Affiliation: Department of Chemical Engineering, Imperial College London, South Kensington Campus, London SW7 2AZ.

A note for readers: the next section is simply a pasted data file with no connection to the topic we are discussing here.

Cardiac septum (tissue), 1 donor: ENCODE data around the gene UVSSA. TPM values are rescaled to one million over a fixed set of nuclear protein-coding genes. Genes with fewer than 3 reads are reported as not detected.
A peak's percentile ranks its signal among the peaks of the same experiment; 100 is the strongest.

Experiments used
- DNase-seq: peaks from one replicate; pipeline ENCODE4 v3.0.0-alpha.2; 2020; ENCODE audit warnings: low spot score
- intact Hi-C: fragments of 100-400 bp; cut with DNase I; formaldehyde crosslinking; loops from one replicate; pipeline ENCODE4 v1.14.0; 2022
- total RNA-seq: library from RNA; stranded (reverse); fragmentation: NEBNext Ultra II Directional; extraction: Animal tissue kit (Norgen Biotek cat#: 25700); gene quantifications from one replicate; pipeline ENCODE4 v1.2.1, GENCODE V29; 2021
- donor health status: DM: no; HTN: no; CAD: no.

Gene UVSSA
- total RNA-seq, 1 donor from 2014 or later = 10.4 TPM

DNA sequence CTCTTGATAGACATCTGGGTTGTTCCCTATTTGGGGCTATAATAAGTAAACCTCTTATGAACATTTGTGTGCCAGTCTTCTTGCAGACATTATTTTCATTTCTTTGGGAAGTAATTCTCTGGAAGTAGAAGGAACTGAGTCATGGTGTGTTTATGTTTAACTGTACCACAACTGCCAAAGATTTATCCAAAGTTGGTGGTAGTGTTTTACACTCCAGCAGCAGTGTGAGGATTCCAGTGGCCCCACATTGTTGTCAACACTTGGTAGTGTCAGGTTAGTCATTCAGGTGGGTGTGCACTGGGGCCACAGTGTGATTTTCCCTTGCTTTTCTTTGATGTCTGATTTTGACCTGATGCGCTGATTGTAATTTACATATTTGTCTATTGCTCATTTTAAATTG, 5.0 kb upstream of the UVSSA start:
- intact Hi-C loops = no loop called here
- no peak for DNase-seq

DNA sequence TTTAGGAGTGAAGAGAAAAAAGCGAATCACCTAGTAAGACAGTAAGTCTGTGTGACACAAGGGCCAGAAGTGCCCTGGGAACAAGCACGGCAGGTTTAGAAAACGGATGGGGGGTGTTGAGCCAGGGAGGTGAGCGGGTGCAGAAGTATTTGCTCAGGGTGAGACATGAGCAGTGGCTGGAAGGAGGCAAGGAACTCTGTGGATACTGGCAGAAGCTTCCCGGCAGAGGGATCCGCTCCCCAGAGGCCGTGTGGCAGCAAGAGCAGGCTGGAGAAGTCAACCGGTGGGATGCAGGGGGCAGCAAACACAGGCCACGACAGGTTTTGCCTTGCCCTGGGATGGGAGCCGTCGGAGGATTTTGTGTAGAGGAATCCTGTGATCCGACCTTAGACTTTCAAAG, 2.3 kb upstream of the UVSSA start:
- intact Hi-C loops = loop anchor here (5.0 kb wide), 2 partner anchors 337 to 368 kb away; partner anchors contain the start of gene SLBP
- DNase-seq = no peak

Effective delivery of therapeutic agents to tumour cells is essential to the success of most cancer treatment therapies except for surgery. The transport of drug in solid tumours involves multiple biophysical and biochemical proc- esses which are strongly dependent on the physicochemical properties of the drug and biological properties of the tumour. Owing to the complexities involved, mathematical models are playing an increasingly important role in identifying the factors leading to inadequate drug delivery to tumours. In this study, a computational model is developed which incorpo- rates real tumour geometry reconstructed from magnetic resonance images, drug transport through the tumour vasculature and interstitium, as well as drug uptake by tumour cells. The effectiveness of anticancer therapy is evaluated based on the percentage of survival tumour cells by directly solving the pharmacodynamics equation using predicted intracellular drug concentrations. Computational simulations are performed for the delivery of doxorubicin through different administration modes and doses. Our predictions show that continuous infusion is far more effective than bolus injection in maintaining high levels of intracellular drug concentration, thereby increasing drug uptake by tumour cells. On the other hand, bolus injection leads to higher extracellular concentration in both tumour and normal tissues compared to continuous infusion, which is undesirable as high drug concentration in normal tissues may increase the risk of associated side effects.